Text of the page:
Your elderly loved ones know the grave health risks attached to smoking. They’ve seen the ads, the horrific image of a smoker’s black lung, they’ve been told hundreds of times, but they just will not budge. What else can you do?
Of all the bad habits people succumb to, smoking is among the most insidious and common. It is widely understood that smokers are more susceptible than non-smokers to a plethora of diseases and complications, including stroke, coronary heart disease, and multiple cancers.
According to a research conducted by the University of Hong Kong and the Department of Health in 2014, one in every two elderly smokers (aged 65 or above) were killed by smoking-related diseases. While most elderly smokers are aware of the health hazards of the practice, quitting smoking is no easy feat for them, given that it has become such a deeply ingrained behaviour. Here are four tricks that will make that journey a little easier for you and your loved ones.
1) Ask questions, don’t offer more information
Oftentimes, we tend to encourage elderly smokers to quit by reminding them of the evils of smoking, which are facts they already knew but don’t want to think about. “When you’re trying to influence people who need motivation, but not information, don’t offer more information. That’s nagging,” Joseph Grenny, behavioral science researcher and the New York Times bestselling author, wrote in Psychology Today.
He said the best way to help someone take on a difficult change, in the case of smoking, is by adopting the motivational interviewing approach. The idea is that, by posing influential questions, we can “create a safe environment” where smokers can tap into the inner motivations they already have. Next time if you want to inspire behavioral changes, you might want to start by asking these questions:
- “What are the pluses and minuses of changing or not changing?”
- “If this change were easy, would you want to make it? What makes it hard?”
2) Get the timing right
Timing is crucial, especially in the early stage of smoking cessation. Not only do smokers have to endure the physical symptoms of nicotine withdrawal, they also have to overcome the psychological cravings for cigarettes, which can be triggered by everyday events in life, whether it be socialising, drinking, or when under stress.
If you were to help your loved ones beat their smoking habit, you should first identify the cues that signal the need for a cigarette. The best time to start quitting is when your loved ones are away from those triggers. If the elderly smoker is a stress smoker or a social smoker, it might not be the best idea to start their smoking cessation program over the holidays or during their busiest season.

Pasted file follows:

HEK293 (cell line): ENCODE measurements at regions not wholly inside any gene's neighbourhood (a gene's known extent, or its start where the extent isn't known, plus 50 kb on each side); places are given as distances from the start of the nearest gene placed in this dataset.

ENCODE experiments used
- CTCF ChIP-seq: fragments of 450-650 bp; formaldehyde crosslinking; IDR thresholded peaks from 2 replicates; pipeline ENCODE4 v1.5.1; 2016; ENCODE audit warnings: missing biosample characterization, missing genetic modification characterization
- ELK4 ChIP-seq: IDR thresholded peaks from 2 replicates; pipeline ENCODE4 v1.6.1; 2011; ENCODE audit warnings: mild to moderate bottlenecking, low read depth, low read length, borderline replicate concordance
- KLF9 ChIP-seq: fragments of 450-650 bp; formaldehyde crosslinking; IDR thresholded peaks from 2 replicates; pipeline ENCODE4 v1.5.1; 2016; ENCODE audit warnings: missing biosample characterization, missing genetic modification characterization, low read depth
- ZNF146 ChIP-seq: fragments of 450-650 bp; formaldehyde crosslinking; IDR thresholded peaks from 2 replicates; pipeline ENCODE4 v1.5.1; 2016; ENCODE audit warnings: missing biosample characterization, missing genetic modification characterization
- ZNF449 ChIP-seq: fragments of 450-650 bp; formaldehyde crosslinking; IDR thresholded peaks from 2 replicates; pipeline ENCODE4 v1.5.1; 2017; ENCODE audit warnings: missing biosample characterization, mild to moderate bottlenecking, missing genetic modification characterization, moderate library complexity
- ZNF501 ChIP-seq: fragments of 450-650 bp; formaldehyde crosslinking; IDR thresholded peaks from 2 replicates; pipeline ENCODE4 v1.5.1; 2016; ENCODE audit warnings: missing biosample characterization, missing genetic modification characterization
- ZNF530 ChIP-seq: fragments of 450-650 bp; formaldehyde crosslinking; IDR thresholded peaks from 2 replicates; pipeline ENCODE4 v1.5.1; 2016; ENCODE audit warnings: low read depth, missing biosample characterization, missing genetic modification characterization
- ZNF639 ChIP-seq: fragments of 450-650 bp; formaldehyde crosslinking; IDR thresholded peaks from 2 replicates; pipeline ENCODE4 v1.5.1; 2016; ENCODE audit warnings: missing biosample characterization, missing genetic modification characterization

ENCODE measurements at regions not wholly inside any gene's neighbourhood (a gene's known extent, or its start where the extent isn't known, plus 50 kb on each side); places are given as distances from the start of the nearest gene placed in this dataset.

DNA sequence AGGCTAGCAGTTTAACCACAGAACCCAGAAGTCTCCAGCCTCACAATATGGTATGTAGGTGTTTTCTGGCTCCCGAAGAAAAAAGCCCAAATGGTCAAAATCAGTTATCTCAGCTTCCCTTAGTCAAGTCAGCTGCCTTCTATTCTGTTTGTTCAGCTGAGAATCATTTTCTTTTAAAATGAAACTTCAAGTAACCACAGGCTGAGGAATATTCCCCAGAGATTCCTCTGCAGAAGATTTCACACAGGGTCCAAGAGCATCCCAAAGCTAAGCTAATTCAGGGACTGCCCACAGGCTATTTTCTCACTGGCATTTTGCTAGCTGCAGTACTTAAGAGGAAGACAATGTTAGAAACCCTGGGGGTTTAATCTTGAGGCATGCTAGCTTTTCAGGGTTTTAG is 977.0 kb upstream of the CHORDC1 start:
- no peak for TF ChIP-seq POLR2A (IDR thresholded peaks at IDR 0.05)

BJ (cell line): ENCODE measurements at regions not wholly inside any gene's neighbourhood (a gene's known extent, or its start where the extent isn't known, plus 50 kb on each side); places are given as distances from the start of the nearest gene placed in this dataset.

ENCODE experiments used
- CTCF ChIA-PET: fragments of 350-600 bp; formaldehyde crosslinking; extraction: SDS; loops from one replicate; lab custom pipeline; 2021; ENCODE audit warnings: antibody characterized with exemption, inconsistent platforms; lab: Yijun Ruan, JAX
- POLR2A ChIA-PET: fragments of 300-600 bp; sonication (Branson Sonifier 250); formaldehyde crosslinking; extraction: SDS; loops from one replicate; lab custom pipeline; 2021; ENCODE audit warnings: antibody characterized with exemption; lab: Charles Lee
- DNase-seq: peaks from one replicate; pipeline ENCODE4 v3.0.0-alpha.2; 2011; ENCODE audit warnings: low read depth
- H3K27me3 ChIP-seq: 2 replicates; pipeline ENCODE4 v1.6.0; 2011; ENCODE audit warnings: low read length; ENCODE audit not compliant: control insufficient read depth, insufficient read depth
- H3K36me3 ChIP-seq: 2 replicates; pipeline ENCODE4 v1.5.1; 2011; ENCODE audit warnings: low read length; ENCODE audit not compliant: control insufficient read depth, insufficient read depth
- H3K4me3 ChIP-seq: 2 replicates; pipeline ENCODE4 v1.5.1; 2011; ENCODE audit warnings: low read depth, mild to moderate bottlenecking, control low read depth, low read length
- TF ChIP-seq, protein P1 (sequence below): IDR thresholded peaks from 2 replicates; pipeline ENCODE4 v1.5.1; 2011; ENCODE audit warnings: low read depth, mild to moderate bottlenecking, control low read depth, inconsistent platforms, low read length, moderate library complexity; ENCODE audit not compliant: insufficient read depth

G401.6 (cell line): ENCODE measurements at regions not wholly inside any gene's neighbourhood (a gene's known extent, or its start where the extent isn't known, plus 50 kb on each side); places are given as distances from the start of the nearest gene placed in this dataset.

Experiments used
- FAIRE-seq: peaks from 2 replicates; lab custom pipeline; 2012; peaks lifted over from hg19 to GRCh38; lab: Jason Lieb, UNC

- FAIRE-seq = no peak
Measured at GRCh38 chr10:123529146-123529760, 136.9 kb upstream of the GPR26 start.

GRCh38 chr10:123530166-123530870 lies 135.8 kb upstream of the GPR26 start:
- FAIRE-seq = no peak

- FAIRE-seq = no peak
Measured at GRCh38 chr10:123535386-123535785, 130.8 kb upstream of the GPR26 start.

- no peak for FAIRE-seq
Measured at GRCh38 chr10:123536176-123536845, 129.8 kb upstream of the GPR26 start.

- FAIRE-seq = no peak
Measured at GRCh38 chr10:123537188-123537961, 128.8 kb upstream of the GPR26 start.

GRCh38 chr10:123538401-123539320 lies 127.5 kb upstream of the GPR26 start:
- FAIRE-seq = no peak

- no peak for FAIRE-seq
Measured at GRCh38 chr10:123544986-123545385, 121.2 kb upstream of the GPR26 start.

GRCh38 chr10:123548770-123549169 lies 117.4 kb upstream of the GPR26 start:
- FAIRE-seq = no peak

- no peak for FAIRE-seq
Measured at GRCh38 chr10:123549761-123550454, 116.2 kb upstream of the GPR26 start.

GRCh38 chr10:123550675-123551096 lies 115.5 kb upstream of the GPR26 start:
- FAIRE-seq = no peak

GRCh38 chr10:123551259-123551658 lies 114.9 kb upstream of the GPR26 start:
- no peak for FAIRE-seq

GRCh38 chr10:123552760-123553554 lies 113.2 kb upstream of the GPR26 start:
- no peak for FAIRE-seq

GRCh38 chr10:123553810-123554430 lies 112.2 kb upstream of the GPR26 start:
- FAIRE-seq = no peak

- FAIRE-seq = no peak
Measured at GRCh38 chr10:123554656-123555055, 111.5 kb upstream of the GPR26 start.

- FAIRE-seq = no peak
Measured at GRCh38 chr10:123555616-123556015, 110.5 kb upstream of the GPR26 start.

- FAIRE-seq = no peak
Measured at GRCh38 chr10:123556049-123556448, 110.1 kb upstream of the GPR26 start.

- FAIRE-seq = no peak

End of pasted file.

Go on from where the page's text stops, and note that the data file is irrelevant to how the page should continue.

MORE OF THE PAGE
3) Go cold turkey
The idea of quitting smoking abruptly can seem daunting, but researchers say it might lead to lasting smoking cessation.
A study published in Annals of Internal Medicine found that smokers who quit abruptly on a set quit date were significantly more successful at quitting smoking than those who tried to wean themselves off gradually. The study shows that the former group was 25% more likely to remain abstinent for half a year from the date that they quit than smokers who gradually cut back.
That said, going cold turkey may not be the right approach for everyone. It is best if both smokers and those around them gear themselves up for the withdrawal. When in doubt, consult a healthcare professional.
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4) Come up with a plan to quit
Tailor-make a plan to quit based on your loved one’s smoking patterns. To quit smoking is a long-term, uphill battle. In order to win this, you must know what you are up against. Dr. Daniel Seidman, a smoking-cessation expert and author of Smoke-Free in 30 Days, identifies the six most common “types” of smokers and the obstacles they face in becoming permanently smoke-free.
Based on your observation and research, you can find nicotine replacement therapies best suits your loved ones’ needs. Here are some of the local resources you can draw on for additional support.
Don’t forget to enlist friends and family members in the plan. Someone who feels supported is more likely to quit smoking for good.